EGU2020-17999
https://doi.org/10.5194/egusphere-egu2020-17999
EGU General Assembly 2020
© Author(s) 2020. This work is distributed under
the Creative Commons Attribution 4.0 License.

Application of back trajectory modelling to TROPOMI SO2 observations to retrieve sub-daily volcanic fluxes

Catherine Hayer and Mike Burton
Catherine Hayer and Mike Burton
  • University of Manchester, Earth and Environmental Sciences, Manchester, United Kingdom of Great Britain and Northern Ireland (catherine.hayer@manchester.ac.uk)

The use of polar-orbiting satellite instruments to monitor volcanoes has been an established technique for decades. However, a major limitation is the temporal resolution provided by these satellite platforms. For UV instruments, one or occasionally two observations per day are possible for tropical latitudes, though an improved temporal resolution is seen at high latitudes. The SO2 altitude within the atmospheric column is usually highly unconstrained and is one of the largest sources of uncertainty within the SO2 retrieval. This method assigns a best-fit altitude to each pixel, instead of using a single value for the whole plume.

TROPOMI is an UV spectrometer, launched on the Sentinel-5P platform in October 2017. The instrument has a swath of 2600 km and a spatial resolution of 5.5x7.5 km (improving to 3.5x7.5 km from August 2019). Sentinel-5P flies with the A-Train constellation, with an equatorial overpass time of 13:30 local time.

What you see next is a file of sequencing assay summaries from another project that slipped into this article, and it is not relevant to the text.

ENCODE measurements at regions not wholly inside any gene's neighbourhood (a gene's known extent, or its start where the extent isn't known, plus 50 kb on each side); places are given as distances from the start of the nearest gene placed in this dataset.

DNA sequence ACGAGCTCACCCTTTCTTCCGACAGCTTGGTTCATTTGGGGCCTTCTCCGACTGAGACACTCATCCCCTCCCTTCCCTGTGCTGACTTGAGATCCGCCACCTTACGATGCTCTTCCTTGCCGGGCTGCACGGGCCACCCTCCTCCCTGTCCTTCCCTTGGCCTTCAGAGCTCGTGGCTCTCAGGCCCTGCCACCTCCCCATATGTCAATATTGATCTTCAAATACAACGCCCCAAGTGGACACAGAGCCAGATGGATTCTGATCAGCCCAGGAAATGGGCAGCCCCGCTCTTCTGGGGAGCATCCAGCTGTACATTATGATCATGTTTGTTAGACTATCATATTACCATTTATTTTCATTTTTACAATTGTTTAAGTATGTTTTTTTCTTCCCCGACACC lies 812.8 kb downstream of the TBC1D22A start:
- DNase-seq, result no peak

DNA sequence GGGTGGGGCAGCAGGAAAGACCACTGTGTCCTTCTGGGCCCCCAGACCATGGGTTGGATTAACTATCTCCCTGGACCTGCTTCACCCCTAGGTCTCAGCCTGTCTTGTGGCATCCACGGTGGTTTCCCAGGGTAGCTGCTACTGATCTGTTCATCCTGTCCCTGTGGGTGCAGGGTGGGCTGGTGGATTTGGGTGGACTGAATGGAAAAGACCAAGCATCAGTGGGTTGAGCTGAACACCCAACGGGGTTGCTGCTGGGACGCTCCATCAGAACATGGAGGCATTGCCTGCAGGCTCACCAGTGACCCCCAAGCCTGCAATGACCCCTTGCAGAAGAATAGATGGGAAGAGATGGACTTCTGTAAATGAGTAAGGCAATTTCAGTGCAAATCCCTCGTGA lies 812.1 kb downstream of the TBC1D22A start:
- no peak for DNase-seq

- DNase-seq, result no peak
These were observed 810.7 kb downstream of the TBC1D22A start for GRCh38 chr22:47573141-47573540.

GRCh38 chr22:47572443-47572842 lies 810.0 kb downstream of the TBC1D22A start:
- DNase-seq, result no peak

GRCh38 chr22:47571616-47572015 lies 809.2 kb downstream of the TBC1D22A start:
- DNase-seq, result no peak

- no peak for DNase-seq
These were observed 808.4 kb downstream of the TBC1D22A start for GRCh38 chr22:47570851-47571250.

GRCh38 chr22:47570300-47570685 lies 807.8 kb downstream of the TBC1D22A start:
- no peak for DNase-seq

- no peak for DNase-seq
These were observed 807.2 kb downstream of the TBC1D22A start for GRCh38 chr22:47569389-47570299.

Applying the NOAA HYbrid Single Particle Lagrangian Integrated Trajectory (HYSPLIT) back trajectory model, the injection time, injection and measurement altitudes of the SO2 in each pixel within the satellite image is derived. Back trajectories are run for each pixel at a range of altitudes. The natural variability in the wind field at different altitudes (wind shear) means that only some of those trajectories will return to the volcano, constraining the measurement altitude to those trajectories. The SO2 concentration is interpolated to this altitude. Finding the point in the trajectory when it most closely approaches the volcano provides the time and altitude of injection.

Combining the corrected SO2 concentrations with the injection time produces the SO2 flux that generated the observed SO2 cloud, and with the injection altitude to calculate the mass eruption rate. These parameters can also be used to improve eruption plume modelling by improving the constraints on the eruption column characteristics.

The method is applied to the December 2019 eruption of White Island, New Zealand.

How to cite: Hayer, C. and Burton, M.: Application of back trajectory modelling to TROPOMI SO2 observations to retrieve sub-daily volcanic fluxes, EGU General Assembly 2020, Online, 4–8 May 2020, EGU2020-17999, https://doi.org/10.5194/egusphere-egu2020-17999, 2020

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